Fighting rages near Europe's largest nuclear plant

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Fighting rages near Europe's largest nuclear plant

Russian forces began staging artillery attacks from the Zaporizhzhia nuclear power plant, the largest in Europe, about a month ago.

A series of blasts Friday at the plant the Russian military is using as cover for artillery attacks has renewed concerns of a potential nuclear war.

DRUZHKIVKA, Ukraine - Fighting raged on Saturday near a sprawling nuclear power plant in the south of Ukraine despite warnings from nuclear safety watchdogs earlier this week that conditions there were out of control. The Russian military has been using the Zaporizhzhia plant, Europe's largest, as a base to attack the Ukrainian-controlled town of Nikopol across the river. On Saturday it fired a volley of Grad rockets that damaged 11 apartment buildings and 36 privately owned houses and wounded three people, the Ukrainian military said. The Ukrainian military said that the assault has knocked out electricity, water and natural gas supplies in the town, where residents have been fleeing from the artillery attacks and the associated risk of radiation.

Ukraine has accused Russians of setting off explosions at the plant, intended to unnerve European allies about nuclear safety and discourage arming Ukraine. The plant of Zaporizhzhia occupies a dangerous spot on the broad Dnipro River, along the frontline of the war between Russia and Ukraine. The Ukrainian army controls the western bank, while the Russians are encroaching around the plant on the east bank. The battles close to the nuclear plant came as Russian artillery and tank attacks on the eastern town of Bakhmut, the site of some of the fiercest fighting along the front in recent days.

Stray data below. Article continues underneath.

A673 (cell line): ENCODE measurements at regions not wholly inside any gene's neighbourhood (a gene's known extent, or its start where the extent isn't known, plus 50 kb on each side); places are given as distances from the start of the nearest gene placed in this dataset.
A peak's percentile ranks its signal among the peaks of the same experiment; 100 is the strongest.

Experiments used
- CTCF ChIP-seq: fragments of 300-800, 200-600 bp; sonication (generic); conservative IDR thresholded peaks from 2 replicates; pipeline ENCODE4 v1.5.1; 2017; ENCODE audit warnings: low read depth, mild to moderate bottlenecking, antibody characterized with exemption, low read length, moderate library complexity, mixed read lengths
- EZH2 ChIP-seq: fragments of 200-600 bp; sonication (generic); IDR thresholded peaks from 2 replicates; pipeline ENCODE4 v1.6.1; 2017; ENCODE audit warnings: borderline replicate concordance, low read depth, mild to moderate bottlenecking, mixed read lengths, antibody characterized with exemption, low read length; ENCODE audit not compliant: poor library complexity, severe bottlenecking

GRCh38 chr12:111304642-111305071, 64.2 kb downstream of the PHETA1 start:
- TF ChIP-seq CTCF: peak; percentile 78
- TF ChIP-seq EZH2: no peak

A second series of explosions damaged a building on the plant's premises later in the day, according to Ukraine's state nuclear power company. Russia staged the attacks, Russia s military said the attacks came from the Ukrainian side. President Volodymyr Zelensky spoke about the brazen crime of the Russian military using the nuclear power plant as a cover in his nightly address to Ukrainians. The explosions at the plant were cited by the occupiers, which created another extremely risky situation for everyone in Europe, according to Zelensky. This is the largest nuclear power plant on our continent. Any shelling of this facility is an act of terror. An adviser to Zelensky, Mykhailo Podolyak, addressed the risk even more bluntly in a post on Saturday, suggesting a disaster sending radiation wafting across Europe might occur some day. This morning in Europe became possible because the Zaporizhzhia NPP miraculously did not explode yesterday, he wrote, using shorthand for nuclear power plant. He suggested that the United Nations should negotiate a Russian withdrawal from the plant that would put the site under control of an independent special commission. Russia s use of the site for military purposes is intended to signal the danger of continuing Western policies of arming Ukraine, Ukraine s National Security and Defense Council said in a statement. The aim of the Center for Counteracting Disinformation was to increase the fear in Europe of the possibility of a nuclear catastrophe and reduce the desire of Western countries to provide military assistance.